Near-future sci-fi is a particular favourite because of how extra-real it all feels. It's feels like this could happen. This could be it. This could be the future. There's an extra urgency to it. And Beauty Sleep accomplishes this marvellously. The word is so achingly familiar that at times I forgot I was reading something that wasn't set in the here and now. The technological advancements felt so natural and inevitable.

Beauty Sleep by Kathryn Evans 

Beauty Sleep by Kathryn Evans coverAdd to Goodreads button

What would you give for the chance to live again?

Laura was dying. There was no cure for her illness. So her family decided to grasp a desperate last hope - Laura was frozen until she could be cured.

But what happens when you wake up one day and the world has moved on forty years? Your best friend is middle-aged, your parents presumed dead. Could you find a new place to belong? Could you build a new life - while solving the mystery of what happened to the old one?

Dark secrets lurk in the future of the girl from the past…

What are your favourite sci-fi tropes and themes?

14 May 2019

How My Own Past Life Regressions Inspired The Path Keeper

When NJ Simmonds got in touch and asked me to join the blog tour for The Path Keeper I was excited - there has been so much buzz about this book! When she offered to write a guest post I was even more excited. Read on to find out how NJ Simmond's' own past life regressions inspired The Path Keeper. It is fascinating.

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How My Own Past Life Regressions
Inspired The Path Keeper

by NJ Simmonds
The first sentence of this guest blog is going to be a strange one, so brace yourselves… 
The first time I got a glimpse of one of my past lives I was sleeping beside the engine room of a pearling ship heading for Darwin. 
Fifteen years ago, following a messy break up from the guy I thought was ‘The One’, I found myself saying goodbye to London and heading for the other side of the world having left behind a job I loved, a house that was half mine and a man that had broken my heart. My backpack was heavy, but not as cumbersome as the emotional baggage I long-hauled all the way to Oz. I told my parents I’d be visiting a friend in Perth and I’d be back in six to eight weeks’ time. I didn’t return to the UK until fourteen months later. 
Aged twenty-five, I was one of the oldest backpackers among the many trudging their way across the giant island. It’s clichĂ© to say I went in search of myself, but whether I set out to discover who I truly was or not – I found a lot more than I bargained for. I set in motion a life that has since been tinged with magic.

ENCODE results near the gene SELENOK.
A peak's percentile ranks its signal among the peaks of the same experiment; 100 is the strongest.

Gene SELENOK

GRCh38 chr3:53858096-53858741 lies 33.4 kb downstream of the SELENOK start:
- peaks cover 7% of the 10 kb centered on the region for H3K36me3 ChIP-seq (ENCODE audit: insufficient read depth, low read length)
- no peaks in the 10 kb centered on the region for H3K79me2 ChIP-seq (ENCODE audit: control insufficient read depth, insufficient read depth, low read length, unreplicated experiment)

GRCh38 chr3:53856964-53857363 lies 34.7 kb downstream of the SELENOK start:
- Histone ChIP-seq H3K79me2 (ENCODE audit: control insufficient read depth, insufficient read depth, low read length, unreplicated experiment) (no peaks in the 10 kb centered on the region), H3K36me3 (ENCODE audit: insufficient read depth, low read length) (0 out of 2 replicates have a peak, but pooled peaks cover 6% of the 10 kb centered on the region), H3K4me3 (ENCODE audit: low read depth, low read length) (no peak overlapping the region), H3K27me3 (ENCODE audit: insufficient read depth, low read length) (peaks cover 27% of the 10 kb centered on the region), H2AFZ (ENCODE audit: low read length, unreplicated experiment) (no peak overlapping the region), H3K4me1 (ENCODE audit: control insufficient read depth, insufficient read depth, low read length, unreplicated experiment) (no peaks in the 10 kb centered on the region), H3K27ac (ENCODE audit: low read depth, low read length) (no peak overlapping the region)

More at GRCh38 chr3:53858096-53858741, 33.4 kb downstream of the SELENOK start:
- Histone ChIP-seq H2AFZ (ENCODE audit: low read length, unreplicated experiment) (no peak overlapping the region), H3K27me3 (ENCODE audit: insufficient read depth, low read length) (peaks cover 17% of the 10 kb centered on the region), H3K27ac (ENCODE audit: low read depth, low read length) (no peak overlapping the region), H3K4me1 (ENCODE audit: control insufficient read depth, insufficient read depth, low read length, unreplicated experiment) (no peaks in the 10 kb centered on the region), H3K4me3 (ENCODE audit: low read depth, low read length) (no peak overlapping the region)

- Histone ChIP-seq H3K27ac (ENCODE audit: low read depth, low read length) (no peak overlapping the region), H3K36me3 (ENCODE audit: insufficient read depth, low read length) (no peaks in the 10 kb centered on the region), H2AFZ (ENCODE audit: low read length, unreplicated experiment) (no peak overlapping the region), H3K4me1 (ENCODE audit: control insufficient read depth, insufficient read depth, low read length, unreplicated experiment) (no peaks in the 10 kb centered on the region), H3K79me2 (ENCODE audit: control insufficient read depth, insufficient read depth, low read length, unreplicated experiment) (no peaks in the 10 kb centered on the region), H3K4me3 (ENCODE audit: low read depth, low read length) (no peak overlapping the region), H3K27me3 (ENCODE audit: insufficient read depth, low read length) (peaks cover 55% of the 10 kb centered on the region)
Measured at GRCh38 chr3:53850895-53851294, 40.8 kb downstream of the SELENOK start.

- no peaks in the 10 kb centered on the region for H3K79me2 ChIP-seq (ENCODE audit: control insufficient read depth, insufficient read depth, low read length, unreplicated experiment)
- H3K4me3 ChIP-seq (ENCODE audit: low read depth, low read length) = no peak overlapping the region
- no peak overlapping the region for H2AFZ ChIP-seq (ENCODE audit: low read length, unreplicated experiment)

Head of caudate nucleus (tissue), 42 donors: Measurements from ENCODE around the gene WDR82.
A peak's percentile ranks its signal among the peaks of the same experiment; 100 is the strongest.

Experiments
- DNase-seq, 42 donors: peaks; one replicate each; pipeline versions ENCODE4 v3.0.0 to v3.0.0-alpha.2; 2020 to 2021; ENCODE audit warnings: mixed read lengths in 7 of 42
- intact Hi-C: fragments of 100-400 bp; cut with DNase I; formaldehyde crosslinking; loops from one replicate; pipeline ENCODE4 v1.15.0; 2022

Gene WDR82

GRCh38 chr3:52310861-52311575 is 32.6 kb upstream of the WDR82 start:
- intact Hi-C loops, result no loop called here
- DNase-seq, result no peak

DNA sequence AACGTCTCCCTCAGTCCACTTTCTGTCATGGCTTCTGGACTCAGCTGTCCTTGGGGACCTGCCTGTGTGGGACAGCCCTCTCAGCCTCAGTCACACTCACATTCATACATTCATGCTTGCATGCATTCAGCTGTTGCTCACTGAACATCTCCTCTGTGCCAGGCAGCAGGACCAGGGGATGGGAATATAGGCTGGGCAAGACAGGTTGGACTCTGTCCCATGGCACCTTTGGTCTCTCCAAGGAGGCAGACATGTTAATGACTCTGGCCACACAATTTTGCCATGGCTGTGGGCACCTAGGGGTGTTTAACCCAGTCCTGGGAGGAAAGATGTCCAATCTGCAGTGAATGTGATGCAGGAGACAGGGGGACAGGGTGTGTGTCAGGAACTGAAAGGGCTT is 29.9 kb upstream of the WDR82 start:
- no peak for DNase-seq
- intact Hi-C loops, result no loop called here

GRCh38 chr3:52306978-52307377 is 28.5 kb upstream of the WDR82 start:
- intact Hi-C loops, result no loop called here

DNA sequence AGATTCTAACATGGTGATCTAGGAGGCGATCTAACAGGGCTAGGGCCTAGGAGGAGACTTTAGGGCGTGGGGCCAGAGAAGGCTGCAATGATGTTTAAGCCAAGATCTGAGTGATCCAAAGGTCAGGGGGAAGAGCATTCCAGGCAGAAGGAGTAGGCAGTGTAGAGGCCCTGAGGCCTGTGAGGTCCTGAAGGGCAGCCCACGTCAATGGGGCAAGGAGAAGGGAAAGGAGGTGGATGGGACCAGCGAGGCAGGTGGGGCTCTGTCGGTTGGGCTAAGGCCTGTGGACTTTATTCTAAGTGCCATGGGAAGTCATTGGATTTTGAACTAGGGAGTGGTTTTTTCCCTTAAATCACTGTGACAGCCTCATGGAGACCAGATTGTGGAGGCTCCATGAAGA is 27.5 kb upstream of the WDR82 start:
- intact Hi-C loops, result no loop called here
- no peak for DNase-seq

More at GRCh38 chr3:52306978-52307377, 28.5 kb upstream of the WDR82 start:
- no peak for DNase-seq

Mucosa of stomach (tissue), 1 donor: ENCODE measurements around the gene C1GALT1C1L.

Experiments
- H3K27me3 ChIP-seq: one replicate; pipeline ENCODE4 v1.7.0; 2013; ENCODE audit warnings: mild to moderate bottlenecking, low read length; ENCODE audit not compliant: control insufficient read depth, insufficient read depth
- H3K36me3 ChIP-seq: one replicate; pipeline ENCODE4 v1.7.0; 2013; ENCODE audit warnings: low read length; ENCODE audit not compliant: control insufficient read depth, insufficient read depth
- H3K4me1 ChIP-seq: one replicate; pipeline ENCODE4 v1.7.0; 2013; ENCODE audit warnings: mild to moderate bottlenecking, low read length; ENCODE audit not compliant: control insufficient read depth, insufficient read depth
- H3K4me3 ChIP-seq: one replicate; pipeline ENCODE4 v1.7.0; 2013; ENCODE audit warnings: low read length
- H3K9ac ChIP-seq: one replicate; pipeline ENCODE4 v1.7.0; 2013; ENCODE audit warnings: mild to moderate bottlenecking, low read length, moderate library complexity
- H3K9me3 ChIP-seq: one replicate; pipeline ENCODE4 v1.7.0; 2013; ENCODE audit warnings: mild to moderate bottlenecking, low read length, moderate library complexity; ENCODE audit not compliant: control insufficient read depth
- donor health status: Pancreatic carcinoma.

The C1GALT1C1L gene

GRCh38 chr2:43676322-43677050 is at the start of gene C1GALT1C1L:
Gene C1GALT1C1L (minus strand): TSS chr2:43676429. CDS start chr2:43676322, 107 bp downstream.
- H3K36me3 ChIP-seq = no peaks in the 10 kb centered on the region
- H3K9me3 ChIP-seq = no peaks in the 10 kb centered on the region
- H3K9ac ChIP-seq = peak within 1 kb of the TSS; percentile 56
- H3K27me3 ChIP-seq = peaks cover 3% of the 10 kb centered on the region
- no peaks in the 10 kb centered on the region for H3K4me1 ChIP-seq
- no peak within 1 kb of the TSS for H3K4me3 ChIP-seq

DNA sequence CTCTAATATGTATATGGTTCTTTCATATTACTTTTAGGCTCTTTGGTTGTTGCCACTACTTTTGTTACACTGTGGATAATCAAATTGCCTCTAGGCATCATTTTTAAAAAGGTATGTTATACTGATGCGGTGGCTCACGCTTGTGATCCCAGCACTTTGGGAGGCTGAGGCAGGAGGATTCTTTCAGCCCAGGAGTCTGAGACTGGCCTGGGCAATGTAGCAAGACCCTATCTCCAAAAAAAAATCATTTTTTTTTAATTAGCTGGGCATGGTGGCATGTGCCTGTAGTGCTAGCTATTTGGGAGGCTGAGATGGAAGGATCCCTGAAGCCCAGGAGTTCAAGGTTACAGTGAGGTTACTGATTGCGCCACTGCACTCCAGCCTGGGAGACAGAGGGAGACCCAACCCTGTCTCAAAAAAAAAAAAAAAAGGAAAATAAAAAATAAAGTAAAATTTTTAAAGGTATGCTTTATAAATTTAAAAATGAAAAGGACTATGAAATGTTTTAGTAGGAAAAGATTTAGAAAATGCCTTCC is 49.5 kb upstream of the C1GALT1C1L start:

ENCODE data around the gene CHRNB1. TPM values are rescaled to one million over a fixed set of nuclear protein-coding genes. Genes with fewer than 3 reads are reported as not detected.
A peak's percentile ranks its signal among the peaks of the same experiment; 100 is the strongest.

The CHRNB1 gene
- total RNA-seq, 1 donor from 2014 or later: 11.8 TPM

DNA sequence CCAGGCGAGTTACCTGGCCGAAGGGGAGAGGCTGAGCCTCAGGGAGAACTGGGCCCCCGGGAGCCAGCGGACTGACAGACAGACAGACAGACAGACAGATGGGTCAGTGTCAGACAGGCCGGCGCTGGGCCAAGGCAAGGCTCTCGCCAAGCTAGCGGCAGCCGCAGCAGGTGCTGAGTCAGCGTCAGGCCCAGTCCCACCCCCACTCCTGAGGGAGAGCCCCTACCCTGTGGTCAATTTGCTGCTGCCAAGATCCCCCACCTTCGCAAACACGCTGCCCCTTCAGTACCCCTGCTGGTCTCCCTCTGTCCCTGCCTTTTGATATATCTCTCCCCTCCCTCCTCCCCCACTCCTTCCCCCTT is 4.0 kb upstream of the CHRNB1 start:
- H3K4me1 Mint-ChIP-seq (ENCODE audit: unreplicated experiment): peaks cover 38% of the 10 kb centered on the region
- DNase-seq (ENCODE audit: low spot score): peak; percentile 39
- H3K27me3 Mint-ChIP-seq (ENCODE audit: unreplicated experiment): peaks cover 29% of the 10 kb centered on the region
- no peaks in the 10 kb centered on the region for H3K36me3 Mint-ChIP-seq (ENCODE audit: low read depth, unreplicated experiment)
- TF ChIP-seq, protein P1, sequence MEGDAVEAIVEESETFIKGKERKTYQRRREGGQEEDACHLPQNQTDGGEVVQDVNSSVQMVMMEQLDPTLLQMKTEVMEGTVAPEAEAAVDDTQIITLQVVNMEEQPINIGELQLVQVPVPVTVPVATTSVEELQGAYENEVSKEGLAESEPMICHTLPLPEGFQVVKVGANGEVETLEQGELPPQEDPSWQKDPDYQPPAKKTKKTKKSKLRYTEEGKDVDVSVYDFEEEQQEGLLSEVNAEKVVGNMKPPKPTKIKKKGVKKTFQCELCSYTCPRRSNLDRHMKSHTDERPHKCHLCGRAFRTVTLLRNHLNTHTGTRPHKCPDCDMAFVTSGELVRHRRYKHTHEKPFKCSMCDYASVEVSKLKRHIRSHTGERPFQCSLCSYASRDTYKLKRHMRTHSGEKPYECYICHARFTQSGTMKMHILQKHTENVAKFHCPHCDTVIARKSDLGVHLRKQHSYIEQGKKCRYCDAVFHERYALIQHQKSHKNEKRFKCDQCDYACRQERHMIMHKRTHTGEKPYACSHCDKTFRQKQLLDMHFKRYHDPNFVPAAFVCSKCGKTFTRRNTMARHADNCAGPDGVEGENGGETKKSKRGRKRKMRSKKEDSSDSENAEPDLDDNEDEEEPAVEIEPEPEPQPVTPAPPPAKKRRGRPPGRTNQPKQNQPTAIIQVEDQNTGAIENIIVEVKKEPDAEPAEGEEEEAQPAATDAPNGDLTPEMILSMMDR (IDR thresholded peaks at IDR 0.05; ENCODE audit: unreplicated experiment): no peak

During those long months of cross-country coach trips, I read avidly on all manner of mystical beliefs. I learned astrology, became a reiki healer, joined a coven of women who met every week to meditate with crystals, and befriended a woman who spoke with angels. A few months into my trip, one blistering hot day as I meditated on the base of Uluru, I realised my previously career-driven London life had been nothing but a dark veil smothering a world of energy and light I never knew existed. It was like cleaning dirt off a window and watching the sun shine through. 
So… Back to my past lives. 
After three months of selling pearls in Broome, a town in Western Australia so secluded it’s actually closer to towns in other continents than its own country, I was offered a lift north, five days on board a pearling boat which I shared with six questionable sailors and their cook. In the day I sunbathed, and at night we drank rum, played cards and laid on deck staring at the stars. One night I was very seasick and was told to sleep as far below deck as I could find to reduce the affect of the swell. Finding myself on a narrow mattress beside the incessant rumbling hum of the engine room, the stench of diesel and oyster shells clinging to every inch of my body, I decided to meditate - reasoning that a past life regression meditation might be an effective way to distract the churn of my stomach and the tides swirling around in my head. 
At this point I held no firm beliefs about the afterlife and didn’t expect anything to happen. Brought up a Catholic, I knew all about God and Heaven and angels. But I’d also been a member of the London school of Psychic Studies. I’d had the odd ghostly experience in my childhood, and I’d seen a lot of stuff I couldn’t explain – so I was open minded, although unconvinced anything would come of it. 
I can’t logically explain what happened next. 
I saw myself as a teen girl in ancient Rome. Barefoot and simply dressed, I was stirring something in a clay pot over an open fire atop the crest of a hill. I kept looking over to what appeared to be Florence (in real life I’d been to Florence a couple of years earlier and inexplicably knew my way around, I’d even remarked at the time how familiar the city felt). As a poor Roman girl I waited, anticipation and excitement churning in my guts as my mother and baby brother busied themselves in our small holding behind me. I knew soldiers were on their way, and with them came the opportunity to feel important. Every few months, as they marched through our village, the locals would tend to them, help them regain their strength, and then they would leave. Every time it filled with me purpose yet left me bereft, over and over again. In that fleeting glimpse of another life (and I’m no historian, so the things I saw were totally new to me) I also recognised that two people from my current life had been there as well, instantly understanding what their role had been then and now.
That night I couldn’t sleep. As I lay on a sweaty mattress in the belly of a pearling boat that rolled through the waters like a drunken whale, I wondered what my vision had meant. Was it an allegory or visual representation of my real-life issues? Was it a dream? An overactive imagination? Or a load of old nonsense?